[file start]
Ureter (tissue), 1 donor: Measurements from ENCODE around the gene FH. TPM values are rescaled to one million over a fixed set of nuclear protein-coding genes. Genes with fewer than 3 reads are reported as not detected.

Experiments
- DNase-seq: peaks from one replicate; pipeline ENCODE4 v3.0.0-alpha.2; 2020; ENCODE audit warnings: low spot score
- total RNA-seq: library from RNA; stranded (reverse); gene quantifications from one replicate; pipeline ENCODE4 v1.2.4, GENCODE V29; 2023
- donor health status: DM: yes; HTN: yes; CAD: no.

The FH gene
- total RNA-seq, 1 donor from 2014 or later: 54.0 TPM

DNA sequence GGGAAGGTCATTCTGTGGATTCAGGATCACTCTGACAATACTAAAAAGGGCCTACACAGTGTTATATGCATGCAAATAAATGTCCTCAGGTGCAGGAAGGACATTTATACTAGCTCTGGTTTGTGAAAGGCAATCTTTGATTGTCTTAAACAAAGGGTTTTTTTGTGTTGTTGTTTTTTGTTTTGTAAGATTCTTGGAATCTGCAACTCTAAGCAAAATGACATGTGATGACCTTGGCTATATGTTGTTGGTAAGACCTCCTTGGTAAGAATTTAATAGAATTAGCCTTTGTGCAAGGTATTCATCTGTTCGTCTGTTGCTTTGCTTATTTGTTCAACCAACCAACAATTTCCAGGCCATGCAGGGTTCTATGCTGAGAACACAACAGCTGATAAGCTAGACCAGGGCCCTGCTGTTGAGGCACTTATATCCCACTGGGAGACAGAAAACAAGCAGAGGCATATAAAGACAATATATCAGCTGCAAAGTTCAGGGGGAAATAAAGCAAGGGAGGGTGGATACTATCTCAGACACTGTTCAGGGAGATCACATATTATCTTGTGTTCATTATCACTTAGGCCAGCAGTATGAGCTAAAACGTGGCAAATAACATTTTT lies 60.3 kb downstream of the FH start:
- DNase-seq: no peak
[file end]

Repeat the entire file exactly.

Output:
Ureter (tissue), 1 donor: Measurements from ENCODE around the gene FH. TPM values are rescaled to one million over a fixed set of nuclear protein-coding genes. Genes with fewer than 3 reads are reported as not detected.

Experiments
- DNase-seq: peaks from one replicate; pipeline ENCODE4 v3.0.0-alpha.2; 2020; ENCODE audit warnings: low spot score
- total RNA-seq: library from RNA; stranded (reverse); gene quantifications from one replicate; pipeline ENCODE4 v1.2.4, GENCODE V29; 2023
- donor health status: DM: yes; HTN: yes; CAD: no.

The FH gene
- total RNA-seq, 1 donor from 2014 or later: 54.0 TPM

DNA sequence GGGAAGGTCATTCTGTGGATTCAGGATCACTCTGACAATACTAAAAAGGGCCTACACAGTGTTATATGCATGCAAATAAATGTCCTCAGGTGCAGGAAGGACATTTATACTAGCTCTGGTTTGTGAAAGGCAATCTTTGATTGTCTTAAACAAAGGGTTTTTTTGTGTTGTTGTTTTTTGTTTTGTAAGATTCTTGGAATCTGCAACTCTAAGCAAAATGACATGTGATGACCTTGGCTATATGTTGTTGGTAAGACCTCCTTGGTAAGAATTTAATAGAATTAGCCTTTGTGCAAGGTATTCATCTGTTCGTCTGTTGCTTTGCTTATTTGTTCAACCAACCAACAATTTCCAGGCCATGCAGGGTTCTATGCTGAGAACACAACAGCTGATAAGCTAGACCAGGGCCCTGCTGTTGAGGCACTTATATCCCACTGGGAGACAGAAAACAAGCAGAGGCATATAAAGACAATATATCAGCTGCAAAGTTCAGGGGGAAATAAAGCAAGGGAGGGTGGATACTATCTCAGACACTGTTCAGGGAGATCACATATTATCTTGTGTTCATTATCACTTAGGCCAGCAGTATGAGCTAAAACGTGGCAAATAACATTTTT lies 60.3 kb downstream of the FH start:
- DNase-seq: no peak